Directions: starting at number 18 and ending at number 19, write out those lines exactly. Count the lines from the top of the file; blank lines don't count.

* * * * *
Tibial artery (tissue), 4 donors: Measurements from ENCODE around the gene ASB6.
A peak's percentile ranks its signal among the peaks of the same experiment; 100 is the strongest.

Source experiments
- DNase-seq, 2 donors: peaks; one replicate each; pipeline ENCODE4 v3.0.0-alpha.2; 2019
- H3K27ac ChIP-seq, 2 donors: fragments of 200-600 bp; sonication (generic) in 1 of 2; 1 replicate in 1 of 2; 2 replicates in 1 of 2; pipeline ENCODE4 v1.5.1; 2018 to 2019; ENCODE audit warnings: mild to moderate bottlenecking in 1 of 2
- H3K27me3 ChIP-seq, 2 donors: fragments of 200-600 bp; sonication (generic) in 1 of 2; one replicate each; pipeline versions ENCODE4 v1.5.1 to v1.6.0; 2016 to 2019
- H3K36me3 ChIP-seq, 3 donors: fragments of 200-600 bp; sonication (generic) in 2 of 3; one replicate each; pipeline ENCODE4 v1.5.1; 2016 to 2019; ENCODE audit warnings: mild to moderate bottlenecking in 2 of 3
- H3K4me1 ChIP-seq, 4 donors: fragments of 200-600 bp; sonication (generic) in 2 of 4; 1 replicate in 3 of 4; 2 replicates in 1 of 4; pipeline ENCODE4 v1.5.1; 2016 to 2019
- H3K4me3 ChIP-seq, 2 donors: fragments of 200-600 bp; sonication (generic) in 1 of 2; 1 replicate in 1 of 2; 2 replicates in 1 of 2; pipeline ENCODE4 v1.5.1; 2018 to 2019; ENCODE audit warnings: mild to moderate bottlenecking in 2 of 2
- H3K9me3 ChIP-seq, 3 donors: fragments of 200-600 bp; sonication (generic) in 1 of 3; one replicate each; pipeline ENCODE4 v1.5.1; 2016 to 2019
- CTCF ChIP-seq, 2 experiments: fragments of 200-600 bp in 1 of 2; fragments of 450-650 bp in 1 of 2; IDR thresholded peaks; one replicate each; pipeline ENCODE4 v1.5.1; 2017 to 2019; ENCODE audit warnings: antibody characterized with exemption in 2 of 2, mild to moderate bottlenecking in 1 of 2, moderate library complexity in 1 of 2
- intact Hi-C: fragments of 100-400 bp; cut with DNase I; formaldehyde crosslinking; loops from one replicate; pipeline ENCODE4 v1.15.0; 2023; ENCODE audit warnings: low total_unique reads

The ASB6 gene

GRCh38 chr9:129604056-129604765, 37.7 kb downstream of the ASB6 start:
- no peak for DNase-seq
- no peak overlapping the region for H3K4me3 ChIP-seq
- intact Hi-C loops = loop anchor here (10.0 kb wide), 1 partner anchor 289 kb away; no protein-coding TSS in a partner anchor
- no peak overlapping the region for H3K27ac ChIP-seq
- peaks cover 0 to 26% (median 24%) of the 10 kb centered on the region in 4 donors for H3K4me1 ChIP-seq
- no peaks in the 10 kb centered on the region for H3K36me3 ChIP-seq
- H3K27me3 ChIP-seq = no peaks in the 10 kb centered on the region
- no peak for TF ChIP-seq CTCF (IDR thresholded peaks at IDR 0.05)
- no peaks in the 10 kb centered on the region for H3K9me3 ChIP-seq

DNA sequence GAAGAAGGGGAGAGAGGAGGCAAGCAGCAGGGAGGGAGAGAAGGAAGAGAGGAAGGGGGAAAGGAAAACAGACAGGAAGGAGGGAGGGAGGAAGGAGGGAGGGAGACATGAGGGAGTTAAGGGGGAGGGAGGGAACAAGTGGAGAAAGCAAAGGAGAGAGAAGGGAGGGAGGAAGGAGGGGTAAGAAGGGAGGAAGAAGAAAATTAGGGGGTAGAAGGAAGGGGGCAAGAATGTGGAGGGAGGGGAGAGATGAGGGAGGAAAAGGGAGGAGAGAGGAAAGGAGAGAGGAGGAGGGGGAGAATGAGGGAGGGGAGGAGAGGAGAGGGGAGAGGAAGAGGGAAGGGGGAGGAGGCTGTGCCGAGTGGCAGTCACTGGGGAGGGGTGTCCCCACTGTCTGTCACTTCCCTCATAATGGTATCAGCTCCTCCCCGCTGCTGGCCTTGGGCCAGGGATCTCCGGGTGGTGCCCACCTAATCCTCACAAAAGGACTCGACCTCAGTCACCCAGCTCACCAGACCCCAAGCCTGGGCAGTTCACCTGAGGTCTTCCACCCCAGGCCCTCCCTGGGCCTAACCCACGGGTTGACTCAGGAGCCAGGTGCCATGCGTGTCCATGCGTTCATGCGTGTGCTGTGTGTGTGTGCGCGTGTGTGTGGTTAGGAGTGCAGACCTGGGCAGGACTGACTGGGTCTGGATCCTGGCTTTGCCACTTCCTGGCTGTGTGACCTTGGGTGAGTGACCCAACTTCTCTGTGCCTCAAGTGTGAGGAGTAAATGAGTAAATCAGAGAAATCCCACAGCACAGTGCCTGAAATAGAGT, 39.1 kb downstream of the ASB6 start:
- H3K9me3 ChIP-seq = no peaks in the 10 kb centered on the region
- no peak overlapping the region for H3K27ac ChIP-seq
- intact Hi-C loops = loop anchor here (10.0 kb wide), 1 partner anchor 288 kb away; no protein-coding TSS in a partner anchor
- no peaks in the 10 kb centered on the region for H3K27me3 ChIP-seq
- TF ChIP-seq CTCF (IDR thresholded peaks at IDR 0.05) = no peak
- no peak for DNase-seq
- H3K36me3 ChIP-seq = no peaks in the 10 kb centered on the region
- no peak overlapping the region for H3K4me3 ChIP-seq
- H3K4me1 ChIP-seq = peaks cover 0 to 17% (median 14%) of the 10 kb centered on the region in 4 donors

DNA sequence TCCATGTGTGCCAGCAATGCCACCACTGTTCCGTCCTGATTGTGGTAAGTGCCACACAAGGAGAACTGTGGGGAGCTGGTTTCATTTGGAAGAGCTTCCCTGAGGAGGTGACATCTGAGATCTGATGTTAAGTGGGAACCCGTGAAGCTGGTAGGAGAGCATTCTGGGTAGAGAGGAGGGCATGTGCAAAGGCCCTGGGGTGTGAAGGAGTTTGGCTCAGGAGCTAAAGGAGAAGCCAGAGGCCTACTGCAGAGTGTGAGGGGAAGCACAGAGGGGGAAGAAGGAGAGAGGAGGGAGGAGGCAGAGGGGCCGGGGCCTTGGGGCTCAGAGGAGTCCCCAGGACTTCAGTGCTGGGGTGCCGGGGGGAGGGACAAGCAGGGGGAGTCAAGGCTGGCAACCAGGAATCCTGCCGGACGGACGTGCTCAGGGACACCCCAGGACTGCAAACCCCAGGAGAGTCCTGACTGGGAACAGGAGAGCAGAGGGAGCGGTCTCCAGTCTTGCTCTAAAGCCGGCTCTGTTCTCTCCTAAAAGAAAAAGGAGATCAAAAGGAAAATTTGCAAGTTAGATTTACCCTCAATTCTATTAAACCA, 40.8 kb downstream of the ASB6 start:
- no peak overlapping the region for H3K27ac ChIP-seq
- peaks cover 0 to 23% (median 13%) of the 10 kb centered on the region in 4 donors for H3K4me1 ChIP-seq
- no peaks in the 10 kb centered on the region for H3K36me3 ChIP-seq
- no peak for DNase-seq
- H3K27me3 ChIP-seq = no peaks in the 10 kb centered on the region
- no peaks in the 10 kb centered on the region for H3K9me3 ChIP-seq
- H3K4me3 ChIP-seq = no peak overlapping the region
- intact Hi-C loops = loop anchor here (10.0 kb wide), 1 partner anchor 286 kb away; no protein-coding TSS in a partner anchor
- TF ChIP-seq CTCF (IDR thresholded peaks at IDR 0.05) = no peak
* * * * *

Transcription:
- no peak overlapping the region for H3K27ac ChIP-seq
- peaks cover 0 to 26% (median 24%) of the 10 kb centered on the region in 4 donors for H3K4me1 ChIP-seq